Display Settings:

Format

Send to:

Choose Destination
See comment in PubMed Commons below
Dev Biol. 1993 Feb;155(2):361-70.

XLPOU-60, a Xenopus POU-domain mRNA, is oocyte-specific from very early stages of oogenesis, and localised to presumptive mesoderm and ectoderm in the blastula.

Author information

  • 1Wellcome/CRC Institute of Cancer and Developmental Biology, Cambridge, United Kingdom.

Abstract

POU-domain proteins are a large family of transcriptional regulatory proteins, related to the homeodomain proteins, many of which are implicated in the control of gene expression during early development. We describe here the isolation of a cDNA encoding a Xenopus POU-domain protein, XLPOU-60. The predicted protein sequence of this cDNA is most closely related to the mouse germ line-specific transcription factor Oct-3/4. The XLPOU-60 gene is specifically expressed in oocytes of newly metamorphosed frogs, from the earliest stages at which transcription is known to occur. The mRNA is concentrated in the animal half of fully grown oocytes and is inherited maternally by the embryo, where it remains localised to animal cap and marginal zone cells of the blastula. Transcripts decline abruptly to a low level during gastrulation, but remain detectable throughout larval stages. However, unlike Oct-3/4, the transcript is not detectable in primordial germ cells, and XLPOU-60 is therefore probably not the functional homologue of the murine gene. We suggest that XLPOU-60 is one of the earliest genes to be transcribed in oocyte development, and that the XLPOU-60 protein may therefore be involved in initiating oocyte-specific patterns of transcription. Localisation of the transcript in the embryo may indicate that XLPOU-60 is also required for the initiation of mesoderm- and ectoderm-specific patterns of transcription in the embryo.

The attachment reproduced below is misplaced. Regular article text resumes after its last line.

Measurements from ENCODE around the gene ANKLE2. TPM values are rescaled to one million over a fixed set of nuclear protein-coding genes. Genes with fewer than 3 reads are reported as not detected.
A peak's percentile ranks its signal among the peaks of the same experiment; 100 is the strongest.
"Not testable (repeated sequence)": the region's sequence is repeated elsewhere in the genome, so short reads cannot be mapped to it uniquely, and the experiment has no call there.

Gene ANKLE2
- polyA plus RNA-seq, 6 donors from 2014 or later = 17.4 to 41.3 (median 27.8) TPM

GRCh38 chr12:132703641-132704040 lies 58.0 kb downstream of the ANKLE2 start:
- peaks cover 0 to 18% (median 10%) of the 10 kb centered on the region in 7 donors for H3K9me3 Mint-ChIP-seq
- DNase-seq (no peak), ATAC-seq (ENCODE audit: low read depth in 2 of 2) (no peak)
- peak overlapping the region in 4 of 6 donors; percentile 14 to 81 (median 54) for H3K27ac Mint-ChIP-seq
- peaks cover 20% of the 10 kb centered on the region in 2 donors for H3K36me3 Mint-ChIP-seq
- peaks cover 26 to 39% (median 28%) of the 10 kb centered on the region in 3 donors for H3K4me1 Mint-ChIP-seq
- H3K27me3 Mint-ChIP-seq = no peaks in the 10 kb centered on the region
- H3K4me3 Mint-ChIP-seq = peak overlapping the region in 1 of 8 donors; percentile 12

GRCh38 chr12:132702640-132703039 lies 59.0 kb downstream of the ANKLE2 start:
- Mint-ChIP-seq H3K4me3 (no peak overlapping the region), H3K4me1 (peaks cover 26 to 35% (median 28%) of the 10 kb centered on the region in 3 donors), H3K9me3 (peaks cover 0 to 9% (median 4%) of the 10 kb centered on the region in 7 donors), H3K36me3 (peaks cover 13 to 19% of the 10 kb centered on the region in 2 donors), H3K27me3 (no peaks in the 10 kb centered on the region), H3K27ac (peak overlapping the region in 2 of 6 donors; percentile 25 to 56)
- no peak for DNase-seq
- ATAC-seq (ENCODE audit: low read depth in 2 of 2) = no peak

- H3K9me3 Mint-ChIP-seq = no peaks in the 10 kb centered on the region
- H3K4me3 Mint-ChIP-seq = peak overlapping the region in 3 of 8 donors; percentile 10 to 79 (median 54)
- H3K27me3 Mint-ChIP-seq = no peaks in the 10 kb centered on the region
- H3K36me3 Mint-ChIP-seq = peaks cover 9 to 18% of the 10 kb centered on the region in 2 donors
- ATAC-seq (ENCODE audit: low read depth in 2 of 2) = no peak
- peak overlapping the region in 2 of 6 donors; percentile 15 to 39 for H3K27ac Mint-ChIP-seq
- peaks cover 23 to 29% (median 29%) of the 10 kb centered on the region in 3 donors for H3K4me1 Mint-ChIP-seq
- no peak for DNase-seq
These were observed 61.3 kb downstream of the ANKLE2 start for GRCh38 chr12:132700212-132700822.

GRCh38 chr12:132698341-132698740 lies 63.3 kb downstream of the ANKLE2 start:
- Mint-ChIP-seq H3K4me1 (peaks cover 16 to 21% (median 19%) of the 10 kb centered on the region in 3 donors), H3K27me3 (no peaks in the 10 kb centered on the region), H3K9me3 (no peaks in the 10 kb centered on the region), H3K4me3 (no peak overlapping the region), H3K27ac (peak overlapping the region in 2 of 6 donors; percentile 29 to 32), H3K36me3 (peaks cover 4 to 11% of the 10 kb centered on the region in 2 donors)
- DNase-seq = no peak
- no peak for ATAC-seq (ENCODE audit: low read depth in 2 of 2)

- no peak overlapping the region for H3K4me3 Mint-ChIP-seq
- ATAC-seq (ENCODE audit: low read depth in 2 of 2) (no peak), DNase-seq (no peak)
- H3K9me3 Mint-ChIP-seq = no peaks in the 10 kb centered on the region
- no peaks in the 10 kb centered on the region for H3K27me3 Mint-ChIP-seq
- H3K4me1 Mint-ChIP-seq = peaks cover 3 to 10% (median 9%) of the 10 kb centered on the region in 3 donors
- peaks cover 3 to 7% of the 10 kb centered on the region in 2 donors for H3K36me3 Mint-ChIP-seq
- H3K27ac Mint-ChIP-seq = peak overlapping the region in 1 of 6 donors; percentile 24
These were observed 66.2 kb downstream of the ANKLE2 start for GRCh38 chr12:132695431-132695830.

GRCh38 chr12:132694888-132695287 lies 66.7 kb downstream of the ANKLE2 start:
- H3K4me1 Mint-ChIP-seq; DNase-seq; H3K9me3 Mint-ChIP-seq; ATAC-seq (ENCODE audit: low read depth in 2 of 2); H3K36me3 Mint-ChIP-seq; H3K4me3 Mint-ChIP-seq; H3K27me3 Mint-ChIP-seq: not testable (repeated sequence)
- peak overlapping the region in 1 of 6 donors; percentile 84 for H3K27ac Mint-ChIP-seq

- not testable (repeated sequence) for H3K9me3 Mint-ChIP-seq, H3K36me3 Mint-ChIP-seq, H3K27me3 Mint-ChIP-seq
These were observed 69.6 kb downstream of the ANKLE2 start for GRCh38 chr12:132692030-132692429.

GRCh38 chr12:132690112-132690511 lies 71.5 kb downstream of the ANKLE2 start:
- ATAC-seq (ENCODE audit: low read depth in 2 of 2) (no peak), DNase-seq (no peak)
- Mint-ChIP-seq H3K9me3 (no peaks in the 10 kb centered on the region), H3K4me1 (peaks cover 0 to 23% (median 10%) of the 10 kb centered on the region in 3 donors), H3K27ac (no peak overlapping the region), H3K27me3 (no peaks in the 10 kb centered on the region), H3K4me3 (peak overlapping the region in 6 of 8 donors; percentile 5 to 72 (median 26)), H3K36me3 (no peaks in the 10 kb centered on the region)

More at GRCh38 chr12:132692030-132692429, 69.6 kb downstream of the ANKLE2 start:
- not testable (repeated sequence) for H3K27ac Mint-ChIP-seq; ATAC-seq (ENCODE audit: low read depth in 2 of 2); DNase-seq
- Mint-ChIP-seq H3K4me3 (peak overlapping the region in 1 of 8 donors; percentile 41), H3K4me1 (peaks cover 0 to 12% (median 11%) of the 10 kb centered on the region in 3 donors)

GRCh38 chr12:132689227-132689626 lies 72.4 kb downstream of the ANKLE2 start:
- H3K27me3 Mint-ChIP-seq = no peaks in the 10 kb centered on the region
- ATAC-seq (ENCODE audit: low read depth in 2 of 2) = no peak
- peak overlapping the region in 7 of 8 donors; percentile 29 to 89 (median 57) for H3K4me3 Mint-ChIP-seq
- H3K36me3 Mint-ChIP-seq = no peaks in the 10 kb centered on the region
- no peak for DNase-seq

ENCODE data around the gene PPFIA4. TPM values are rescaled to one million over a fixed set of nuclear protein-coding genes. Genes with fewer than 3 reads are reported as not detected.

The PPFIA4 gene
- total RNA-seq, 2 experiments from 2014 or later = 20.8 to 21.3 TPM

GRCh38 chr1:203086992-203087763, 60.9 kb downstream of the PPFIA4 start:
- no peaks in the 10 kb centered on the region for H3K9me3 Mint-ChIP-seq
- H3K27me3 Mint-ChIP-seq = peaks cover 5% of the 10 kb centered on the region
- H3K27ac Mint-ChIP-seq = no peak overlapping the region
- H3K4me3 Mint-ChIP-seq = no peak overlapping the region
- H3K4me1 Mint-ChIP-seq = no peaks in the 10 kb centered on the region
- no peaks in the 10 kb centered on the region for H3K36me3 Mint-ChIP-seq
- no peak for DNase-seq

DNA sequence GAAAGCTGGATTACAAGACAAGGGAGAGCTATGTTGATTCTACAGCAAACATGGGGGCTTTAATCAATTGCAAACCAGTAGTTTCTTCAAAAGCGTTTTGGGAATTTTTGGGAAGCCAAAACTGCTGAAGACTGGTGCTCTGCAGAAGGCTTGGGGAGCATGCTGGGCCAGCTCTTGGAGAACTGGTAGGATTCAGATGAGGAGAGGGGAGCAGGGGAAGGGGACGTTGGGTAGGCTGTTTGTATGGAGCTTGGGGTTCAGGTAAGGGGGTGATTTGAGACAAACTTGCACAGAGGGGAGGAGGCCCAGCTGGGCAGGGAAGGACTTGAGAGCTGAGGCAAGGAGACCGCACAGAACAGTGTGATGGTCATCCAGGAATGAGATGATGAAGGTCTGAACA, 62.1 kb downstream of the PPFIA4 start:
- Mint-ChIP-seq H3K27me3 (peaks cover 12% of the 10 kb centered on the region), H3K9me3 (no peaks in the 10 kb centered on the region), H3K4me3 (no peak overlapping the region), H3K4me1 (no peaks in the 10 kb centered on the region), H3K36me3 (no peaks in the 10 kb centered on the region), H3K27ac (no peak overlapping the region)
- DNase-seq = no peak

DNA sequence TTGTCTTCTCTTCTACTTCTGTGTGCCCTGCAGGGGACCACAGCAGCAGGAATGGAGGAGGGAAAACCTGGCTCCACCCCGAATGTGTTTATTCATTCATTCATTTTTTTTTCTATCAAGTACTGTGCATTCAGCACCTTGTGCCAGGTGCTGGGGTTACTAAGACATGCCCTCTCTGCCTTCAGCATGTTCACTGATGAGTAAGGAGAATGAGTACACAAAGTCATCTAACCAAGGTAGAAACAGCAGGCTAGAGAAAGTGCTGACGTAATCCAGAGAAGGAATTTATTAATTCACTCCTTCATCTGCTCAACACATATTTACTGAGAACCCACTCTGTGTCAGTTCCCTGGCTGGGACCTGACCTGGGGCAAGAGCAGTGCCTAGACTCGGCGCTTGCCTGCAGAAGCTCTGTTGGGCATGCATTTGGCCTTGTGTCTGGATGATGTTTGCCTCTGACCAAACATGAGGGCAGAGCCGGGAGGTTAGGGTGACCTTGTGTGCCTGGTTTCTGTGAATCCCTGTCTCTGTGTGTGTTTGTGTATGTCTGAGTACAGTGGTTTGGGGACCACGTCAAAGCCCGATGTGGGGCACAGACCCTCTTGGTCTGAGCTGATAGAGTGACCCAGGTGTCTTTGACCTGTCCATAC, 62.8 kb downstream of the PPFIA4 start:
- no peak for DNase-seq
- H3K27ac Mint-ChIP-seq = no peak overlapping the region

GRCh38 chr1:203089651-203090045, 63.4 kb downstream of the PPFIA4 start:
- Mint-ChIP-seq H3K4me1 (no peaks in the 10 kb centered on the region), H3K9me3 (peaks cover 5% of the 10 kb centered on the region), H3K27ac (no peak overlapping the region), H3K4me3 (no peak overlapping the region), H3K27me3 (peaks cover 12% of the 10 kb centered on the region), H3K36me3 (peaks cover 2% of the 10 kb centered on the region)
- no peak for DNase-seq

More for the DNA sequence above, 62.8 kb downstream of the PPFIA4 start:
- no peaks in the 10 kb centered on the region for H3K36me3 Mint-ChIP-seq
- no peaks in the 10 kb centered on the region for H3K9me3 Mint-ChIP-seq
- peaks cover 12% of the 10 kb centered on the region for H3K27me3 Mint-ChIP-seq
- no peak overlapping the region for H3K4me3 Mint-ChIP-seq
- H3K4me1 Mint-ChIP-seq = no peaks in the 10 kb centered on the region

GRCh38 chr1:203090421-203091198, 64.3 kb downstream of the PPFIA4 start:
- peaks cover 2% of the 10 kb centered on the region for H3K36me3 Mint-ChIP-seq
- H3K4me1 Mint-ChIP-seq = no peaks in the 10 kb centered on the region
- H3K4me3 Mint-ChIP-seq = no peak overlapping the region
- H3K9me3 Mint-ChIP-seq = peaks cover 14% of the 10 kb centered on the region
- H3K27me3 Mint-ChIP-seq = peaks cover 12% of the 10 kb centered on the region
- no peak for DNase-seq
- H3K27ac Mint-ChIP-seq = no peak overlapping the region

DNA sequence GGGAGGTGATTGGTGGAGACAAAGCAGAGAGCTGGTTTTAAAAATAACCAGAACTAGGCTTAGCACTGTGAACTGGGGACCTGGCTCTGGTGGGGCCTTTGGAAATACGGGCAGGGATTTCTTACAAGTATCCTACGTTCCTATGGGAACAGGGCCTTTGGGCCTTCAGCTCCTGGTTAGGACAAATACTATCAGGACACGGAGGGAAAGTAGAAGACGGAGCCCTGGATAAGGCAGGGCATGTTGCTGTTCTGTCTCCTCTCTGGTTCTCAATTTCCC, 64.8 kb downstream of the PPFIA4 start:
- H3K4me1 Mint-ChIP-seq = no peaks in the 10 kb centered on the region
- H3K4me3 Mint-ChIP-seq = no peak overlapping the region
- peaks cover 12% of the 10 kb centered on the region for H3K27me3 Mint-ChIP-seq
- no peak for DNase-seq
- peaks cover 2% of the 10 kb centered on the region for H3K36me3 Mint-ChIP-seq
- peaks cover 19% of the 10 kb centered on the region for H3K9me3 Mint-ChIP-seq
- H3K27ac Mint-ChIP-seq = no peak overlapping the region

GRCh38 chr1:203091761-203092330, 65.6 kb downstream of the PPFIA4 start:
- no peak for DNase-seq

PMID:
8432392
[PubMed - indexed for MEDLINE]
PubMed Commons home

PubMed Commons

0 comments
How to join PubMed Commons

    Supplemental Content

    Full text links

    Icon for Elsevier Science
    Loading ...
    Write to the Help Desk